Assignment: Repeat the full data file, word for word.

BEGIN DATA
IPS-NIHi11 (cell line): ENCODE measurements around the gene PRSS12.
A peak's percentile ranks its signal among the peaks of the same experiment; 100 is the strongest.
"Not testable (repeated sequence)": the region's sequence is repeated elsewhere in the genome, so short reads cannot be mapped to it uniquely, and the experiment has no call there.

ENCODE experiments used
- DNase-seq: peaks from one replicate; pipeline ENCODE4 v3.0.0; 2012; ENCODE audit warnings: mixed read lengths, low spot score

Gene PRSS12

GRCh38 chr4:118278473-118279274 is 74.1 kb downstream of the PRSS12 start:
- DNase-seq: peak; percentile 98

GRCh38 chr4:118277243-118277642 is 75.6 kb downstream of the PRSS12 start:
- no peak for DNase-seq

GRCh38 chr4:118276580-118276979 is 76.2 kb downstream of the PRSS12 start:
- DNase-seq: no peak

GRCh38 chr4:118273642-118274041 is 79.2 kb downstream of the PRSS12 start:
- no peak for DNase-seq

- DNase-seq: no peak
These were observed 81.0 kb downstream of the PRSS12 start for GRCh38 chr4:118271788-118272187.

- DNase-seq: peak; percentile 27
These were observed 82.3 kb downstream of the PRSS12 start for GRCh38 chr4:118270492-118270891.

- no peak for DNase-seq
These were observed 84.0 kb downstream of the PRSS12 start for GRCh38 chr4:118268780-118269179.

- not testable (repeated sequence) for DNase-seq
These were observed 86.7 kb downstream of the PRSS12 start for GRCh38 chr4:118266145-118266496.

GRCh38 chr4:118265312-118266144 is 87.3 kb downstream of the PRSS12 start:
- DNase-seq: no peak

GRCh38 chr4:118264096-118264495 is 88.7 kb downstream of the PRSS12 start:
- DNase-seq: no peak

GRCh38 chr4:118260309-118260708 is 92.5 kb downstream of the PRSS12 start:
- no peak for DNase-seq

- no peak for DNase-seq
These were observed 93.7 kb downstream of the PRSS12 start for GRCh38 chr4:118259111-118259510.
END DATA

IPS-NIHi11 (cell line): ENCODE measurements around the gene PRSS12.
A peak's percentile ranks its signal among the peaks of the same experiment; 100 is the strongest.
"Not testable (repeated sequence)": the region's sequence is repeated elsewhere in the genome, so short reads cannot be mapped to it uniquely, and the experiment has no call there.

ENCODE experiments used
- DNase-seq: peaks from one replicate; pipeline ENCODE4 v3.0.0; 2012; ENCODE audit warnings: mixed read lengths, low spot score

Gene PRSS12

GRCh38 chr4:118278473-118279274 is 74.1 kb downstream of the PRSS12 start:
- DNase-seq: peak; percentile 98

GRCh38 chr4:118277243-118277642 is 75.6 kb downstream of the PRSS12 start:
- no peak for DNase-seq

GRCh38 chr4:118276580-118276979 is 76.2 kb downstream of the PRSS12 start:
- DNase-seq: no peak

GRCh38 chr4:118273642-118274041 is 79.2 kb downstream of the PRSS12 start:
- no peak for DNase-seq

- DNase-seq: no peak
These were observed 81.0 kb downstream of the PRSS12 start for GRCh38 chr4:118271788-118272187.

- DNase-seq: peak; percentile 27
These were observed 82.3 kb downstream of the PRSS12 start for GRCh38 chr4:118270492-118270891.

- no peak for DNase-seq
These were observed 84.0 kb downstream of the PRSS12 start for GRCh38 chr4:118268780-118269179.

- not testable (repeated sequence) for DNase-seq
These were observed 86.7 kb downstream of the PRSS12 start for GRCh38 chr4:118266145-118266496.

GRCh38 chr4:118265312-118266144 is 87.3 kb downstream of the PRSS12 start:
- DNase-seq: no peak

GRCh38 chr4:118264096-118264495 is 88.7 kb downstream of the PRSS12 start:
- DNase-seq: no peak

GRCh38 chr4:118260309-118260708 is 92.5 kb downstream of the PRSS12 start:
- no peak for DNase-seq

- no peak for DNase-seq
These were observed 93.7 kb downstream of the PRSS12 start for GRCh38 chr4:118259111-118259510.